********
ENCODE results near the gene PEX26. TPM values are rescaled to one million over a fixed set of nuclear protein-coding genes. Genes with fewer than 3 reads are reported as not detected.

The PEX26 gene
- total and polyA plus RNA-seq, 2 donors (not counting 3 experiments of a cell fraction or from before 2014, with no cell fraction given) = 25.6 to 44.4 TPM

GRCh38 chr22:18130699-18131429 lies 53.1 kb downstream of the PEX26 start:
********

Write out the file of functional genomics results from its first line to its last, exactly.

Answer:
ENCODE results near the gene PEX26. TPM values are rescaled to one million over a fixed set of nuclear protein-coding genes. Genes with fewer than 3 reads are reported as not detected.

The PEX26 gene
- total and polyA plus RNA-seq, 2 donors (not counting 3 experiments of a cell fraction or from before 2014, with no cell fraction given) = 25.6 to 44.4 TPM

GRCh38 chr22:18130699-18131429 lies 53.1 kb downstream of the PEX26 start: